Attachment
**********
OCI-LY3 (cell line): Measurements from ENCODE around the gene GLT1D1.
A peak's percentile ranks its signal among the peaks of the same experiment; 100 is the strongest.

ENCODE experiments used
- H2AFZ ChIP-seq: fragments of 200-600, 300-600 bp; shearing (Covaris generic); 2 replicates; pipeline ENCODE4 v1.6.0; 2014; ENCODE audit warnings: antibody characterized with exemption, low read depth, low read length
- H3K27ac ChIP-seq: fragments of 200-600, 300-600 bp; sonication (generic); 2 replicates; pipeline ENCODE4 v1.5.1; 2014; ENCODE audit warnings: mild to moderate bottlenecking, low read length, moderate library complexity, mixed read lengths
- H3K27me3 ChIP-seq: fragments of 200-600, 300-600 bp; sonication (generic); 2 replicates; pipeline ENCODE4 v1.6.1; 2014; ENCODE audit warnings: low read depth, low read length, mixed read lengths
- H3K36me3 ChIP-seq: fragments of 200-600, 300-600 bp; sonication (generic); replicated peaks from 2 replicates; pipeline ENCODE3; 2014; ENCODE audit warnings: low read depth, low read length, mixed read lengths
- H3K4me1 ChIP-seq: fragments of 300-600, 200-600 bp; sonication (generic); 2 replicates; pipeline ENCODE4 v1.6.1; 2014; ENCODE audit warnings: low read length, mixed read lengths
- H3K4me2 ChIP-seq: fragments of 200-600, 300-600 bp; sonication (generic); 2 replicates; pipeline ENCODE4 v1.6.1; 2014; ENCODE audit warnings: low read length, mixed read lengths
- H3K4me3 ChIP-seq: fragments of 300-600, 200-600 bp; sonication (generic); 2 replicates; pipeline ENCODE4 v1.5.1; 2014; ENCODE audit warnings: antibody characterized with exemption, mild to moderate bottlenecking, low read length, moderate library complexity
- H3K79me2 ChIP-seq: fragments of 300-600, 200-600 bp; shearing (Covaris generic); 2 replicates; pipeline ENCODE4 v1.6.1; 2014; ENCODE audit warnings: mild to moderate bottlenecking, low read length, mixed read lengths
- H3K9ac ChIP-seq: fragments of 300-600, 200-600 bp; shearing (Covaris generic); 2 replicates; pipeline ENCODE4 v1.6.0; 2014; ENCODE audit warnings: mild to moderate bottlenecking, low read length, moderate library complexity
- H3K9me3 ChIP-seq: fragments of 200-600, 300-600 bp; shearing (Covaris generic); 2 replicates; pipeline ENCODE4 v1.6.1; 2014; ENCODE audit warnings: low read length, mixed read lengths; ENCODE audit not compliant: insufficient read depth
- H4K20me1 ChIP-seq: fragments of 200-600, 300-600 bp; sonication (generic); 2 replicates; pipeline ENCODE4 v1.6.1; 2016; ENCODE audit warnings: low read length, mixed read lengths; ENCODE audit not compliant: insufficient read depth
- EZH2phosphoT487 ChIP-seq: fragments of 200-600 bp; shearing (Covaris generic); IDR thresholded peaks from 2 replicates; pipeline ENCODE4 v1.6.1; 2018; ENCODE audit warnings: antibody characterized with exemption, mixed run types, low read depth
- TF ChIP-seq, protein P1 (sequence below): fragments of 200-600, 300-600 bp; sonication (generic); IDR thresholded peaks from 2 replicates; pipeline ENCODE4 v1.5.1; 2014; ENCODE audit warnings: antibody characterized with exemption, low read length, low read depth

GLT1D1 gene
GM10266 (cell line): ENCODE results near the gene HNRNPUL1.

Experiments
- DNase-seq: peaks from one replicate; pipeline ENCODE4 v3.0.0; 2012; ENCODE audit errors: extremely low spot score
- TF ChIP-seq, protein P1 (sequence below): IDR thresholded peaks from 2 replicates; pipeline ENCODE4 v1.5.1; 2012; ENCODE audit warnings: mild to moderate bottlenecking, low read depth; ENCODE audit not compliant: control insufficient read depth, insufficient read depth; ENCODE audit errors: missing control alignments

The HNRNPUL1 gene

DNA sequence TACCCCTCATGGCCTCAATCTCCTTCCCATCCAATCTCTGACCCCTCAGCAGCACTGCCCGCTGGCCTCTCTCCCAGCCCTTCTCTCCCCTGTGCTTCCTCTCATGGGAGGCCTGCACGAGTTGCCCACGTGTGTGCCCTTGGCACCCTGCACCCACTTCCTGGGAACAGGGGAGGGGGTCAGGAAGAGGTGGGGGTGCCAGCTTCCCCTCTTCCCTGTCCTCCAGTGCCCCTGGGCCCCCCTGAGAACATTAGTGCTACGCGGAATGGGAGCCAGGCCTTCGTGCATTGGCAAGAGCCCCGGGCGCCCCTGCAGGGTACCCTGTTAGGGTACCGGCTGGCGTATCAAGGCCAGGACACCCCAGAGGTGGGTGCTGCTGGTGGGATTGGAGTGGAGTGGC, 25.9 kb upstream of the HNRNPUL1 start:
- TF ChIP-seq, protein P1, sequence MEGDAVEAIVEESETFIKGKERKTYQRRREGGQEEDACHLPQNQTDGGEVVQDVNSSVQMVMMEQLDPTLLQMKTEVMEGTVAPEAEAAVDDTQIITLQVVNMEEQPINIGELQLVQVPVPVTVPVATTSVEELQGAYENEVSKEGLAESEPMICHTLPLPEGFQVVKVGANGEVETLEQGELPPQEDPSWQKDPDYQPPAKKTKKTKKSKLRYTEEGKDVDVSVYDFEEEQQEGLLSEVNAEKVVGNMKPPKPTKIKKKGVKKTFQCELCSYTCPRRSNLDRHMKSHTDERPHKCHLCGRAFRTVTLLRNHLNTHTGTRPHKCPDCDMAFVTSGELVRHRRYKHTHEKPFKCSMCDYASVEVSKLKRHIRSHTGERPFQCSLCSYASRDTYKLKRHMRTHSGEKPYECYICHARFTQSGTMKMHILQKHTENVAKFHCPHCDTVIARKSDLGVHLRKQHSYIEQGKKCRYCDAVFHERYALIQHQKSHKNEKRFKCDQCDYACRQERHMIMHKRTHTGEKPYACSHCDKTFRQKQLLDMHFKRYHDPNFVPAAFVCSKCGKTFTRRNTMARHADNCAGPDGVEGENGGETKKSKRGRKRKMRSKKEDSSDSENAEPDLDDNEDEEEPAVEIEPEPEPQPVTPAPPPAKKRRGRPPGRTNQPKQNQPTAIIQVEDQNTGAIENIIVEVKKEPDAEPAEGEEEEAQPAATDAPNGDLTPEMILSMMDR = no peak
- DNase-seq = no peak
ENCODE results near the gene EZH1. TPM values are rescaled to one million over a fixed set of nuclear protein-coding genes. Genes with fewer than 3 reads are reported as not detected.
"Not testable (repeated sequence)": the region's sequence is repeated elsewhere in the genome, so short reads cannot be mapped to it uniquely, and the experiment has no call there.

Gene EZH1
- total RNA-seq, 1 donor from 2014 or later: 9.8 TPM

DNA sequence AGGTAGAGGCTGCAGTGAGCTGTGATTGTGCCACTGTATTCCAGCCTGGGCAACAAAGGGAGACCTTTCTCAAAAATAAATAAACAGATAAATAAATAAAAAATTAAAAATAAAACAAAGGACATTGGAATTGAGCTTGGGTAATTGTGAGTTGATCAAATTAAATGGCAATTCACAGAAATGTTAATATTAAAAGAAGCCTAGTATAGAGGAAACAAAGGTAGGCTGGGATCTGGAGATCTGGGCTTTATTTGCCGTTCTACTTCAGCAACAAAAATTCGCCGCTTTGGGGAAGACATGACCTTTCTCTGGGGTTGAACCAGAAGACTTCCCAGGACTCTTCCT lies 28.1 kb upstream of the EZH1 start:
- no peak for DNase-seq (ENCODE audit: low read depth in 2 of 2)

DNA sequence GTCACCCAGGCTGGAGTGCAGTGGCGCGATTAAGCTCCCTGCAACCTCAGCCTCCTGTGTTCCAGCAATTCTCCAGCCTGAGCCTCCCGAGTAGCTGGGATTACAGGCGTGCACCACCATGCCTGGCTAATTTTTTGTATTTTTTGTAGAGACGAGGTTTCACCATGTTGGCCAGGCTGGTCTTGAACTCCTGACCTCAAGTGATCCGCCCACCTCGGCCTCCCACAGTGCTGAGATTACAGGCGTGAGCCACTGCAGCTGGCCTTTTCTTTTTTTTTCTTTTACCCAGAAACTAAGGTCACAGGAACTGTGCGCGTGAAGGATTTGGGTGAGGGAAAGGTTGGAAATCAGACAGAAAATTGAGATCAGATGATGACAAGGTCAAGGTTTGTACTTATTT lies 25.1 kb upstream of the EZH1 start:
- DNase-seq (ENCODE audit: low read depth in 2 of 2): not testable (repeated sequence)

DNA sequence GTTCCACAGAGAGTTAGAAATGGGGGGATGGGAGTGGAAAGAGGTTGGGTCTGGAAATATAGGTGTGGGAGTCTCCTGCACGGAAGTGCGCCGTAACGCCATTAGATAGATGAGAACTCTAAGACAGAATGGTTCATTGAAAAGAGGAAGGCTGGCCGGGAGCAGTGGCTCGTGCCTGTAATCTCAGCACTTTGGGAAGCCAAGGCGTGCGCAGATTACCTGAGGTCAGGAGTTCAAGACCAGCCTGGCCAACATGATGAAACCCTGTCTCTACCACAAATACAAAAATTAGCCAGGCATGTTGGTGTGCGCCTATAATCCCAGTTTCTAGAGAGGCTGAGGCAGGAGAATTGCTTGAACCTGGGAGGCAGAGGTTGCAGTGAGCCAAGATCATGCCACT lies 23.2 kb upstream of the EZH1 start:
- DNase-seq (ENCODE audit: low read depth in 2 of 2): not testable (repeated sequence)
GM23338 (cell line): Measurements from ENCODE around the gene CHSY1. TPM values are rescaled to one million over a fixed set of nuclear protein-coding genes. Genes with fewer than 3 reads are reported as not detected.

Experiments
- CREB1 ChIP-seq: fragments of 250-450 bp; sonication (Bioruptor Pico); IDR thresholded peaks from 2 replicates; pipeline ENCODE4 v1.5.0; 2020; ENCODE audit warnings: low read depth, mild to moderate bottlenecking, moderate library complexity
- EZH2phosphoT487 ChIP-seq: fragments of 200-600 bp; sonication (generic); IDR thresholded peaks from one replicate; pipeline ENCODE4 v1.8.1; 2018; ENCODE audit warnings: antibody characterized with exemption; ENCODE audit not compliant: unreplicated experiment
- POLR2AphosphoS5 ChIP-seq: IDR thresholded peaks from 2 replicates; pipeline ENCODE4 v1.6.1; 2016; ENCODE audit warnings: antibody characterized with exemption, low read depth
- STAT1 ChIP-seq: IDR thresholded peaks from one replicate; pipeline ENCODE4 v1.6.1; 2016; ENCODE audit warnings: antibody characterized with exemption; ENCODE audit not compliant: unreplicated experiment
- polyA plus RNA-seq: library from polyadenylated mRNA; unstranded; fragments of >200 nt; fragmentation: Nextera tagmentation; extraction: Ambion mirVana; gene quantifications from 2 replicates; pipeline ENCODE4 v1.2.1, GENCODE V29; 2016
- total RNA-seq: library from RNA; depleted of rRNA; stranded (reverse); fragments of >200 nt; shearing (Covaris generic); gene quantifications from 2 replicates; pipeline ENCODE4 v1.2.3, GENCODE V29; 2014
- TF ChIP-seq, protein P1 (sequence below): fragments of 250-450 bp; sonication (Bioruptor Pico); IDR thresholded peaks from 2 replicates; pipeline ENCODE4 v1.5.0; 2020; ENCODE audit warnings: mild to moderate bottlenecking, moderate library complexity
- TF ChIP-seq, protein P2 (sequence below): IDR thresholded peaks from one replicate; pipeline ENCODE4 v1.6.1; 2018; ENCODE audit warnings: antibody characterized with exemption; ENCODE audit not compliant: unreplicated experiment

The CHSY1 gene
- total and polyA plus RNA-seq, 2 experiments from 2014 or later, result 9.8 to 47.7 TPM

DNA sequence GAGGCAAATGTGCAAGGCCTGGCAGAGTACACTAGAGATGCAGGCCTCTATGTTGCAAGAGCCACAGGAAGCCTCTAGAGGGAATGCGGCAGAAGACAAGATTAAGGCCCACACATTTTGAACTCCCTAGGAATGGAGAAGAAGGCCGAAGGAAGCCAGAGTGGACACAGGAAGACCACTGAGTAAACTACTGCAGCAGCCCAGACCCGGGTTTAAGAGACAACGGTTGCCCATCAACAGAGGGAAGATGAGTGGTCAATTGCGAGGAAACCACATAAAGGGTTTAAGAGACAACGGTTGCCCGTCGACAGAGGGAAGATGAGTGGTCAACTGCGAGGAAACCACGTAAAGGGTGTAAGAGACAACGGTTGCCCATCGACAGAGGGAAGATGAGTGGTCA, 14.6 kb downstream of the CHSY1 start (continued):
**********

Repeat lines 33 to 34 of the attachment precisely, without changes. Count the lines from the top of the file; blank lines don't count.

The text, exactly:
- DNase-seq (ENCODE audit: low read depth in 2 of 2): not testable (repeated sequence)

DNA sequence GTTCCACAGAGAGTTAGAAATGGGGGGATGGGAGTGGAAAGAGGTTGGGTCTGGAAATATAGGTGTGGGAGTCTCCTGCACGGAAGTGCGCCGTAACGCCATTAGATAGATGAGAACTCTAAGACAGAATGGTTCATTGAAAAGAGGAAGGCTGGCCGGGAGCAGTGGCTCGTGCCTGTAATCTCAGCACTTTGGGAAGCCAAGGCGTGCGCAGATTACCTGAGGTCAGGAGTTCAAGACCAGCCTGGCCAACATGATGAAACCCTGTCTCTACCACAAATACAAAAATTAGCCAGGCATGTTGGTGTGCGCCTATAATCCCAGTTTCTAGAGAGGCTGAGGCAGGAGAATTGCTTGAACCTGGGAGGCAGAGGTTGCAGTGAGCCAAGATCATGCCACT lies 23.2 kb upstream of the EZH1 start: